[EDITORIALS]Prudent words from PerryIn a meeting with theUri Party’s former chairman Chung Dong-young, former U.S. Secretary of Defense William Perry had words with valuable implications. “Healing relations between Korea and the United States is a key factor in finding a solution to North Korea’s nuclear program. South Korea must not try to win votes through anti-American sentiment, and the U.S. has to show efforts to solve the problem together with the South.”
While serving as Secretary of Defense under President Bill Clinton, Mr. Perry in 1994 drew up the hardline policy of “surgical strike,” which consisted of destroying North Korea’s nuclear facilities, and presented the so-called Perry Process as the North Korea Policy Coordinator in 1999.
The core of the Perry Process was to verify Kim Jong-il’s urge to forfeit his nuclear program and to apply sanctions if it is confirmed that there is no such intention. The process did not differ much from Seoul’s “Sunshine Policy” as it also included establishing diplomatic relations between Pyongyang and Washington.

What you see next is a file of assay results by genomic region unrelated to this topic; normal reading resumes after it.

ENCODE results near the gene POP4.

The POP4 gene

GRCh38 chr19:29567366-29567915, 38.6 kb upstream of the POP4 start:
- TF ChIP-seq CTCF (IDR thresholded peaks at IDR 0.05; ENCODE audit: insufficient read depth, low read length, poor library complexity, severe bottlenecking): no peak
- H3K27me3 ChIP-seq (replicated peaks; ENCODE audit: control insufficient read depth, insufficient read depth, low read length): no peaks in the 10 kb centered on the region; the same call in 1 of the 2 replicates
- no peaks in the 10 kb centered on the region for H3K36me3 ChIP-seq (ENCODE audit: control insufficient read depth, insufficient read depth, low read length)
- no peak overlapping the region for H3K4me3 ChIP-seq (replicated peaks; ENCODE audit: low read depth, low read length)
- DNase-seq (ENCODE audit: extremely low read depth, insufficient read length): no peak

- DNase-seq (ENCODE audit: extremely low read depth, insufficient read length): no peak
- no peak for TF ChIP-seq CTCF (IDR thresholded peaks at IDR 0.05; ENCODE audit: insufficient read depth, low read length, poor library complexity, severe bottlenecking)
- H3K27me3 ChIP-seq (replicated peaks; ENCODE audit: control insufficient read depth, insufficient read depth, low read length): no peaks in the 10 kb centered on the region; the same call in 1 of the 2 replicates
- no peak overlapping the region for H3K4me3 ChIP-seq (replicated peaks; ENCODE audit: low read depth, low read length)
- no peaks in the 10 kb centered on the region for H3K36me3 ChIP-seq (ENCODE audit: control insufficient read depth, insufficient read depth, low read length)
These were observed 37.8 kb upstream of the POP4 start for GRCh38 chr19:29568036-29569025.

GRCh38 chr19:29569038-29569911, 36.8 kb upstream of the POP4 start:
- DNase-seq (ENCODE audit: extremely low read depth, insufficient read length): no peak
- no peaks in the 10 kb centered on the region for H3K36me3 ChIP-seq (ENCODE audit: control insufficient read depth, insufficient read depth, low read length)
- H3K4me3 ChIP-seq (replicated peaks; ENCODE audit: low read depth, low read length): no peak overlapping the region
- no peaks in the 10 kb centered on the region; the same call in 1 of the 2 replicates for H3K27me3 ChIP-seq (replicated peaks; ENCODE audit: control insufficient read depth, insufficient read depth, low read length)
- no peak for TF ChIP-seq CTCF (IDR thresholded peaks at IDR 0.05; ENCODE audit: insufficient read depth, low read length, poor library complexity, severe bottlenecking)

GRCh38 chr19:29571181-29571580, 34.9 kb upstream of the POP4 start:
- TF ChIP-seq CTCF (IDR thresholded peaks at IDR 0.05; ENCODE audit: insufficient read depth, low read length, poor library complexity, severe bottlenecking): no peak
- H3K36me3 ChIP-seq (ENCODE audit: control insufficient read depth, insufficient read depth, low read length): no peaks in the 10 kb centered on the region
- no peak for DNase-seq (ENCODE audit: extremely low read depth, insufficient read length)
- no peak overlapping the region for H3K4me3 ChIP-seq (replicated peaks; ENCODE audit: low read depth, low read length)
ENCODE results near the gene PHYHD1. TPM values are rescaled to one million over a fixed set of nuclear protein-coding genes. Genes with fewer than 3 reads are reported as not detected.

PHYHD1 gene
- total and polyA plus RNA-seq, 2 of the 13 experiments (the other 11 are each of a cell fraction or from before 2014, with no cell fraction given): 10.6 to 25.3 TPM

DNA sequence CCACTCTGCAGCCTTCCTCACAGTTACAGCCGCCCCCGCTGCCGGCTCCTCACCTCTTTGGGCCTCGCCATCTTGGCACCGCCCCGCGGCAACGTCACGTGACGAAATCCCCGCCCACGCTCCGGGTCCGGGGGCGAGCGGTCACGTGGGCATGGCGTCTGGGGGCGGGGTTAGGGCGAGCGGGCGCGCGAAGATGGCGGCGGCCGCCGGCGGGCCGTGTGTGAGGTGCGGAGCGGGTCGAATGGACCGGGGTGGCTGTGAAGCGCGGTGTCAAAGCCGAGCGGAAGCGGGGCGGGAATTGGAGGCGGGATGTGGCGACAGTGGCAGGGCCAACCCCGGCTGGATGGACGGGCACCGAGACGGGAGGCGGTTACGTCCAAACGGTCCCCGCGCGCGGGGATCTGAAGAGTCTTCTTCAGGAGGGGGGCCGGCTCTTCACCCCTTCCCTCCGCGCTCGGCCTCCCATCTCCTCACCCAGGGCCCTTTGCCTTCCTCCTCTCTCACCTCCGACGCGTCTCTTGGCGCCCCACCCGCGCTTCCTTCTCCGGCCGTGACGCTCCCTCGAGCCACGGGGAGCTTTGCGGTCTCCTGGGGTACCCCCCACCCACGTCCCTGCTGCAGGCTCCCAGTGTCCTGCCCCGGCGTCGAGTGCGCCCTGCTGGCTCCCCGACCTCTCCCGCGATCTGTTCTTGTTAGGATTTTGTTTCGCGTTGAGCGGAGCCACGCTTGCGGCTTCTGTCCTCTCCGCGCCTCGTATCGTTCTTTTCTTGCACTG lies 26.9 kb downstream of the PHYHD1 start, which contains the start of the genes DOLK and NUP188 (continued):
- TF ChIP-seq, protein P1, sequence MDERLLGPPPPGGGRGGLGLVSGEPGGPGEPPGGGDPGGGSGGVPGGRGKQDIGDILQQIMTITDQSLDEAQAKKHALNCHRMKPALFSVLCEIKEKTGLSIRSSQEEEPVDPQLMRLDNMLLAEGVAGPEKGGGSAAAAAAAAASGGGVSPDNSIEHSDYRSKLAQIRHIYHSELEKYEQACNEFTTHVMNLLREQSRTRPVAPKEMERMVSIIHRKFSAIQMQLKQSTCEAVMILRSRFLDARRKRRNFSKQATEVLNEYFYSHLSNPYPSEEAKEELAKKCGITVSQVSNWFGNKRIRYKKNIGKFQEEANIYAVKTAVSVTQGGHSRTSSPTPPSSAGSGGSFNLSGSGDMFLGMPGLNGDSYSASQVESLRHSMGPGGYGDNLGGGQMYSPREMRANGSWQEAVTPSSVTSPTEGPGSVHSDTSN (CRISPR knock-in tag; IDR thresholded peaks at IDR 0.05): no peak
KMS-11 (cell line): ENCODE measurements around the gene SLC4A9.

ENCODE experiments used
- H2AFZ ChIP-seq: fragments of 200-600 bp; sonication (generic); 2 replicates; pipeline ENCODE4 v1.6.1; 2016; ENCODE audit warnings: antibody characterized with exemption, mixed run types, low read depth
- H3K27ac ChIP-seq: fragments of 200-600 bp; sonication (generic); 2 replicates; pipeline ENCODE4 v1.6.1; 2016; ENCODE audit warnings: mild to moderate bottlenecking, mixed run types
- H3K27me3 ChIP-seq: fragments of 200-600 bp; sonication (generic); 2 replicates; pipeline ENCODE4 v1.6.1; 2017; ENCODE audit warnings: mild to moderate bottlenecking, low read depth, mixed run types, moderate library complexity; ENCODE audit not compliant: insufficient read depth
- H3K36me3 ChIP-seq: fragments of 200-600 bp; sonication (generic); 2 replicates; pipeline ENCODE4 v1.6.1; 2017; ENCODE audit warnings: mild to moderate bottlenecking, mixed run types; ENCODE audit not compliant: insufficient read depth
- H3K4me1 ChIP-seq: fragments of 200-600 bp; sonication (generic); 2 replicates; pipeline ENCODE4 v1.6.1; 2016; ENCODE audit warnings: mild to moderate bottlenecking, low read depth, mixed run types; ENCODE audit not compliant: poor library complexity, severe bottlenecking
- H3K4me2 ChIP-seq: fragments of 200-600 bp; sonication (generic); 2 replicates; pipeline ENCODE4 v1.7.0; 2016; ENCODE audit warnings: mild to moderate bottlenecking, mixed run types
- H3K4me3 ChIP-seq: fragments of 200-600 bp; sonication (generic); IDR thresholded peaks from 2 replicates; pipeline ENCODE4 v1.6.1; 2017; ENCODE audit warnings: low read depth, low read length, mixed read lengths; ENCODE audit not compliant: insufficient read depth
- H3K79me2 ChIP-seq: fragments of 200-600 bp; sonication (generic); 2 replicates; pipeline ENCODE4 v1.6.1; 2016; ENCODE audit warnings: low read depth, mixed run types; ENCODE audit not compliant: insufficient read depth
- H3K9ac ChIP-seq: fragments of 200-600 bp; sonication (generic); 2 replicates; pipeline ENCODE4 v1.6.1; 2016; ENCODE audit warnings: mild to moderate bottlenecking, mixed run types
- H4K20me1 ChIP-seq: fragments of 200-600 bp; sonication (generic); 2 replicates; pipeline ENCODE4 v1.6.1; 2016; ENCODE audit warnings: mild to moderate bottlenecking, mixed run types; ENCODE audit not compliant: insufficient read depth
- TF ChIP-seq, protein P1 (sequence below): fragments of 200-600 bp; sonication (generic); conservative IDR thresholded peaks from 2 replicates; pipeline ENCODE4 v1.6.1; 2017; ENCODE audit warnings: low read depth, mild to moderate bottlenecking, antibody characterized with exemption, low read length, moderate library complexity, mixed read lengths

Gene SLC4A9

Mr. Perry correctly diagnosed why the situation surrounding North Korea’s nuclear program has worsened into a nuclear test. He claims that both Seoul and Washington are responsible. The former secretary pointed out that the Bush administration’s one-sided hardline policy worsened the situation.
But he also indicated that the anti-American policy line taken by the Seoul government was another cause for today’s situation. The supporters of the current administration used anti-American sentiment to help their politicians gain power in the 2002 presidential elections, worsening relations between Korea and the U.S. and making it difficult for diplomatic relations between the two countries to play a role in finding a solution.
Former secretary Perry is almost the lone U.S. authority to have deeply agonized over various solutions to North Korea’s nuclear issue, from a hardline policy of bombing North Korea to a moderate one of establishing diplomatic ties with Pyongyang. That is why it is worthwhile to listen carefully to his advice.
One-sided hardline or moderate policies will not contribute to solving the situation. This is a message government officials in both South Korea and the U.S. must take in.